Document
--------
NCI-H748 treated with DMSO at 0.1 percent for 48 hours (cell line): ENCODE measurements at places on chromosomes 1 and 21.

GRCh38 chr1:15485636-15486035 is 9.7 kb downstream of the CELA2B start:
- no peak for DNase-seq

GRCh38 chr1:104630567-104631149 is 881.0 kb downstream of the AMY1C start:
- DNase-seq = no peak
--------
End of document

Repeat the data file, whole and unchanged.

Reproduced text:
NCI-H748 treated with DMSO at 0.1 percent for 48 hours (cell line): ENCODE measurements at places on chromosomes 1 and 21.

GRCh38 chr1:15485636-15486035 is 9.7 kb downstream of the CELA2B start:
- no peak for DNase-seq

GRCh38 chr1:104630567-104631149 is 881.0 kb downstream of the AMY1C start:
- DNase-seq = no peak